Gleason to be Inducted into Cambria County Sports Hall of Fame
JOHNSTOWN, Pa., July 19 - Endurance sports car driver Chris Gleason of Johnstown, Pa. will be inducted into the Cambria Country Sports Hall of Fame in a special ceremony this coming Saturday night at the Pasquerilla Conference Center, 301 Napoleon St., Johnstown.
Indy car, stock car and endurance sports car team owner Chip Ganassi, a long-time friend of Gleason's who is based in Pittsburgh, will present the award.
Gleason, 60, is currently tied for second place in the national GT point standings of the Grand American Road Racing Association's Rolex series. He has finished on the podium in four of his last seven races (Florida's Daytona International Speedway twice; Phoenix International Raceway and Mont-Tremblant, Quebec).
Gleason is one of three drivers of The Racer's Group Porsche GT3 RS No. 66, which is sponsored by The Gleason Group, F1 Boston, Monster Cable and Adobe Road Winery.
The series' biggest race of the season is the Rolex 24 Hours at Daytona at Daytona International Speedway in Daytona Beach, Fla., an event which Gleason has competed in nine times. It is the most prestigious endurance sports car race in North America.
The biggest such event in the world is the 24 Hours of Le Mans in France. Gleason competed in that event in 1997 and 2001.
Although his racing biography is more impressive than some professional race car drivers', Gleason is a businessman first and a race car driver second. He is president and chief executive officer of Gleason Financial based in Johnstown, one of the nation's leading independent insurance brokerage firms.
Gleason started his driving career in the seventies in open-wheel cars, beginning with Formula Fords. He finished second in the 1973 Formula Ford national championships. He also won the Pabst 500 IMSA race in 1974 at Road America in Elkhart Lake, Wis.
He then moved into Super Vees and Formula Atlantic cars, tying for Rookie of the Year honors in the latter in 1978.
"The 1979 season in Formula Atlantic was very competitive," Gleason recalled. "Just a few of the drivers I raced against that year who went on to success in the top echelons of motorsports included Keke Rosberg, Danny Sullivan and Bobby Rahal."
In the eighties Gleason drove in the Trans-Am and IMSA series, and he finished fifth in the Rothman Porsche Turbo Cup series in Canada in 1989.
In 1991 Gleason took a break from racing to concentrate on his business and his growing family. He returned to GT racing in 1996. In 1997 he co-drove a Dodge Viper to an impressive sixth-place finish in the GT2 class at Le Mans. That was followed by a podium finish at the 1998 Rolex 24 Hours at Daytona, when he was third in the GT2 class.
Gleason drove in the Motorola Cup series in 1999, co-driving a GS-400 to the first motorsports victory in Lexus's corporate history.
He drove a BMW in Grand American Rolex series events in 2000, 2001 and 2002, and he also competed in Grand Am Cup events in an Acura.
He finished fourth in the LMP 675 class at the 24 Hours of Le Mans in 2001 in a Lola. His co-drivers on the Roock Knight Hawk Racing team for the latter race were Rick Fairbanks of Greenville, S.C. and one of the best female race car drivers in the world, Claudia Huertgen of Germany.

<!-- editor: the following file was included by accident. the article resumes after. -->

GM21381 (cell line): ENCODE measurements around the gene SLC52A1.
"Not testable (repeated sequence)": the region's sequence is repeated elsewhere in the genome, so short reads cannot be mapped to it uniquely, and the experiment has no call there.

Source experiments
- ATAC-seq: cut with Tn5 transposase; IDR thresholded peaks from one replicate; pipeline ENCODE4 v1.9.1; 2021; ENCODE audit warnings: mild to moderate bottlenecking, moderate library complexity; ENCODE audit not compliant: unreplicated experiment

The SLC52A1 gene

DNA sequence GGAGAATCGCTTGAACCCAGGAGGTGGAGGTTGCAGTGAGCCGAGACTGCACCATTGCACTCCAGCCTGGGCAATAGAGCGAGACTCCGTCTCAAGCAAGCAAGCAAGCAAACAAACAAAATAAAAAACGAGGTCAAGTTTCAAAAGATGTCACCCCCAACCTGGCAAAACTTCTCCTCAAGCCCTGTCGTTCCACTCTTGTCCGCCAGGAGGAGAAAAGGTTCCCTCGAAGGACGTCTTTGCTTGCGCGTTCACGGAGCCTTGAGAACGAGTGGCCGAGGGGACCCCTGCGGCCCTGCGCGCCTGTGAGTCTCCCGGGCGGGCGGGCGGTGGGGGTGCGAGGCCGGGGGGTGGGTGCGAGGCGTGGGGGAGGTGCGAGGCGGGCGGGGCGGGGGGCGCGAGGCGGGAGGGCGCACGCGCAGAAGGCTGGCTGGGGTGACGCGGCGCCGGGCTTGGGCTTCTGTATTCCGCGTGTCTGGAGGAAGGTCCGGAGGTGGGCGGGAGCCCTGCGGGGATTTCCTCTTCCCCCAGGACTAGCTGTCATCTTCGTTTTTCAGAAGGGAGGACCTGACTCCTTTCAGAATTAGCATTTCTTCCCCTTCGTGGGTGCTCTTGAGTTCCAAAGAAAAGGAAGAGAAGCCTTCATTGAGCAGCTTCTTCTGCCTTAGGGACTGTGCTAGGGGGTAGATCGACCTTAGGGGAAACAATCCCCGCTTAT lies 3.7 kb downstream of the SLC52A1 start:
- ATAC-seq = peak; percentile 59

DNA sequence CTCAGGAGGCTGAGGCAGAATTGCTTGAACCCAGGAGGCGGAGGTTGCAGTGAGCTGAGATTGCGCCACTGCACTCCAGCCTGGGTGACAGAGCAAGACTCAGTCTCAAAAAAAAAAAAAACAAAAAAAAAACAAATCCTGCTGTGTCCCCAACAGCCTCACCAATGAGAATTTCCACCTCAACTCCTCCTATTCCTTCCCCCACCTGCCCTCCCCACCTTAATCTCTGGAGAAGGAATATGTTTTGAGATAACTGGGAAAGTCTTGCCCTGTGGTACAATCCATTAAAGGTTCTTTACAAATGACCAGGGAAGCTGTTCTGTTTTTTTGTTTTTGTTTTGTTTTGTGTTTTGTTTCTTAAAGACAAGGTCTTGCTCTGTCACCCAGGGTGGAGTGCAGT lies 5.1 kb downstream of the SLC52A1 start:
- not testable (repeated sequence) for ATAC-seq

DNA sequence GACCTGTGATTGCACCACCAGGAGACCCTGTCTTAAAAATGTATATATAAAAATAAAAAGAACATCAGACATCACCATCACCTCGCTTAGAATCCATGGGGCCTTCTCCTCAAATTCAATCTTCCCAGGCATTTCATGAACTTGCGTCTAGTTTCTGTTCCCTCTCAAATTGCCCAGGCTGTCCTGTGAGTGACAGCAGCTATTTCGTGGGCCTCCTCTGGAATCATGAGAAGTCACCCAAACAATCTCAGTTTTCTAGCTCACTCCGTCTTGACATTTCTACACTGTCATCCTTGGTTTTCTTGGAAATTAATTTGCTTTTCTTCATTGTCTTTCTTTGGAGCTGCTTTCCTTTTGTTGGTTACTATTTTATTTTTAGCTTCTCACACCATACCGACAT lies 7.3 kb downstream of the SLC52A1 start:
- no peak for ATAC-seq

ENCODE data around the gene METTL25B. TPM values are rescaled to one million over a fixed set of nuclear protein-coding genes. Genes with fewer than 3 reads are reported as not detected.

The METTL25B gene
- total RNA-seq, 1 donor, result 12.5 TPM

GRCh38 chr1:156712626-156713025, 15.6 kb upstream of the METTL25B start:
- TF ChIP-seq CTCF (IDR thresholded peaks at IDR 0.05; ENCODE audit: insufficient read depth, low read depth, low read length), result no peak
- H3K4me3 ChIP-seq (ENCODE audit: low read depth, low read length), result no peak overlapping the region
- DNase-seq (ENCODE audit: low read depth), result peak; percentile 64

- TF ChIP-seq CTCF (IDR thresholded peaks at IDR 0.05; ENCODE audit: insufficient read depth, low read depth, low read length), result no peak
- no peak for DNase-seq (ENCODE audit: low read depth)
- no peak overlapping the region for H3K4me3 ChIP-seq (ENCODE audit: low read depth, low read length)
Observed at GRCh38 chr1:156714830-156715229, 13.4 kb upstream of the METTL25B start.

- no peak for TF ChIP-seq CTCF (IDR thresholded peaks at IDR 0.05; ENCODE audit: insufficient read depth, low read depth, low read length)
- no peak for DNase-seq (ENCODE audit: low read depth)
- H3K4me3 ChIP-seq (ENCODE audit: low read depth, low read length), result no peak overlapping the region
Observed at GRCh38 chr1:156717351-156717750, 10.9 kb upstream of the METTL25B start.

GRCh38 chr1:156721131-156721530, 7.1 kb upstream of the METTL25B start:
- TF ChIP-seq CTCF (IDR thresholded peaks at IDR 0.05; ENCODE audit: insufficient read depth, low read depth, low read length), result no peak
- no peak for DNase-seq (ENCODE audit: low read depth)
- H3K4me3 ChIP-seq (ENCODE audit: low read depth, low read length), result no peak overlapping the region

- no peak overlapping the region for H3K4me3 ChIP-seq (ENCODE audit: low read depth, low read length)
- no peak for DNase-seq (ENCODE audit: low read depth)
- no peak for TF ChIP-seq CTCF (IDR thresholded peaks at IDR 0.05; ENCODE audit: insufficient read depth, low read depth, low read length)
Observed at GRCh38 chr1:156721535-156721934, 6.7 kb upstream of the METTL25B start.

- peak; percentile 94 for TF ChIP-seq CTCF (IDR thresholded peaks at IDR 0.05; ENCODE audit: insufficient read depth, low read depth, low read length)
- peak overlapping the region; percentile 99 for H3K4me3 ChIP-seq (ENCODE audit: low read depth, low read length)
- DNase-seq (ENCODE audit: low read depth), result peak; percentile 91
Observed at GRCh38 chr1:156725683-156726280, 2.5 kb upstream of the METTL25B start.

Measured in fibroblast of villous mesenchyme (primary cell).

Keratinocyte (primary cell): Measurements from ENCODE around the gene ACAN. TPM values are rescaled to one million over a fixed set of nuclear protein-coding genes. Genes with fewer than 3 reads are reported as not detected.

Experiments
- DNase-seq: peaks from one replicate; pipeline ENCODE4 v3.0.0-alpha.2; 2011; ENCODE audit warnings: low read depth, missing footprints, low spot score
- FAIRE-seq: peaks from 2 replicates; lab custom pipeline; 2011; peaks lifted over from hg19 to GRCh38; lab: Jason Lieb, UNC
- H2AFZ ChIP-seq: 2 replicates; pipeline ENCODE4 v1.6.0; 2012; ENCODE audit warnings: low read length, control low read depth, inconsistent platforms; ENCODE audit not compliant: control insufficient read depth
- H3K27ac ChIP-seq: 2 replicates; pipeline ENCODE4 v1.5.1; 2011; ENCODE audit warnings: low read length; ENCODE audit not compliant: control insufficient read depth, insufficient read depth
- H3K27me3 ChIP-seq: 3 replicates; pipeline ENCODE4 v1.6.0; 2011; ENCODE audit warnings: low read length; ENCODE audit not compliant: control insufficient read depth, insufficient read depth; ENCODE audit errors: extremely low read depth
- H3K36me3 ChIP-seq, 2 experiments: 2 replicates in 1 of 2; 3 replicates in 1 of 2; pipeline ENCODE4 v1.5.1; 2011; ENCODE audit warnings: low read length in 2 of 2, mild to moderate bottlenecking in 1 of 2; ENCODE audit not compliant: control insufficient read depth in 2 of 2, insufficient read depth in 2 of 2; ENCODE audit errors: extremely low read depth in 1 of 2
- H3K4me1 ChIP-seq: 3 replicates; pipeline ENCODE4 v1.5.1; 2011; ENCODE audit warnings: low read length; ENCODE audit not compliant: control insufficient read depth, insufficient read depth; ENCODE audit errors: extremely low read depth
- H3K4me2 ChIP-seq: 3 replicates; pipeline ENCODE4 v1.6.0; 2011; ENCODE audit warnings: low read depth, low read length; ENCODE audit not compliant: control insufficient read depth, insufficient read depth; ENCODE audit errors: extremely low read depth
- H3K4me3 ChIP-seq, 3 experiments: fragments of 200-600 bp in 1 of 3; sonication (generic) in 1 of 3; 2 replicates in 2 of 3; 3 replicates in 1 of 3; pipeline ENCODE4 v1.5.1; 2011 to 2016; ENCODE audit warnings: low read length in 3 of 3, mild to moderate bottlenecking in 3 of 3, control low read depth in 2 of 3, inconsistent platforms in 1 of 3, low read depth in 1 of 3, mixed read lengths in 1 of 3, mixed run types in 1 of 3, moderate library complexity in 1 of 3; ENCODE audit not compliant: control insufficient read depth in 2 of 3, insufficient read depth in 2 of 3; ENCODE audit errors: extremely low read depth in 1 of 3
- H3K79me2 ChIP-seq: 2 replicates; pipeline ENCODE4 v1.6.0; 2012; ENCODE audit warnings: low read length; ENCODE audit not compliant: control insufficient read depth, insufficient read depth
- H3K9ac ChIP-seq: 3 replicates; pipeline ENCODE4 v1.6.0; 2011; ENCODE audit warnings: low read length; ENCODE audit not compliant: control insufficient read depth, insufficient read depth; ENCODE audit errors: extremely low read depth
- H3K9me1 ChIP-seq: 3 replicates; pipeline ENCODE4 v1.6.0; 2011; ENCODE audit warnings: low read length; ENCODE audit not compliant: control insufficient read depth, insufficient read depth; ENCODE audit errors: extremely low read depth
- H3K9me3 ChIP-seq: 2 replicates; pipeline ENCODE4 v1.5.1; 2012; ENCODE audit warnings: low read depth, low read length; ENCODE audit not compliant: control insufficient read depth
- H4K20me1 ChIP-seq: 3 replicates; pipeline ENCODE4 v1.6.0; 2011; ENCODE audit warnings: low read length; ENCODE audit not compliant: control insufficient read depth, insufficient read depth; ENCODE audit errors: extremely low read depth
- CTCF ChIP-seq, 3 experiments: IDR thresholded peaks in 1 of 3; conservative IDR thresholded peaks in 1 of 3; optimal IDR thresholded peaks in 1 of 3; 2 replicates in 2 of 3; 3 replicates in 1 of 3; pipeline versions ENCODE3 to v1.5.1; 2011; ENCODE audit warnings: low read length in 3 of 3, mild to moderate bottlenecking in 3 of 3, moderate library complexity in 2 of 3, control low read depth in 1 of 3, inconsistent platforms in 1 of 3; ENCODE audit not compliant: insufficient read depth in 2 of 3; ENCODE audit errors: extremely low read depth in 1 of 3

"Rick and I doing Le Mans is sort of like two amateur golfers making the cut to play in the U.S. Open," Gleason said at the time.
Gleason, who has earned the nickname "The Ironman" in racing, joined The Racers Group program for the 2003 and 2004 seasons. That team is based at Infineon Raceway in Sonoma, Calif.
Gleason and his two teammates for 2004, Ian James of Kissimmee, Fla., and R.J. Valentine of Hingham, Mass., finished third in the GT class at their last race, which was the Paul Revere 250 at Daytona on July 1-2. Their next race is the EMCO Gears Mid-Ohio Road Racing Classic Aug. 6-7 at the Mid-Ohio Sports Car Course in Lexington, Ohio.
All 12 events on the 2004 schedule are televised on the SPEED network.
The Cambria County Sports Hall of Fame honors distinguished athletes from various sports. Just a few of the athletes who are members are golfer Arnold Palmer, National Football League All-Pro linebacker Jack Ham of the Pittsburgh Steelers, Cy Young Major League Baseball pitcher Pete Vuckovich, jockey Bill Hartack, swimmer Johnny Weissmuller, baseball's Charlie Metro and wrestling coach Pat Pecora.
"The committee uses several key factors to choose members of the Hall of Fame," explained Cory Isenberg, a sports reporter at Johnstown's local newspaper, The Tribune-Democrat. "First, they must be outstanding in their sport. Second, they must have received some sort of national recognition. They generally have to be retired, but the committee made an exception to that one in Chris's case! To be doing as well in his sport as he is at 60 is exceptional."
"I'm very honored to be included," Gleason said. "It was really a surprise to be asked, and a terrific honor."
Gleason and his wife, Janet, have four children: Jennifer, 26; Chris Jr., 23; Meghan, 20 and Kevin, 17.
Although Gleason loves racing, he's involved in transportation matters of another kind, too. In 1997 Congress appointed him to the Amtrak Reform Council, which searches to reform America's passenger railroad system.
He was also the chairman of a committee of private and governmental people who helped set a new strategic direction for the Hiram G. Andrews Center in Johnstown, a rehabilitation center for severely disabled people. Gleason is also involved with the University of Pittsburgh's School of Health and Rehabilitative Sciences.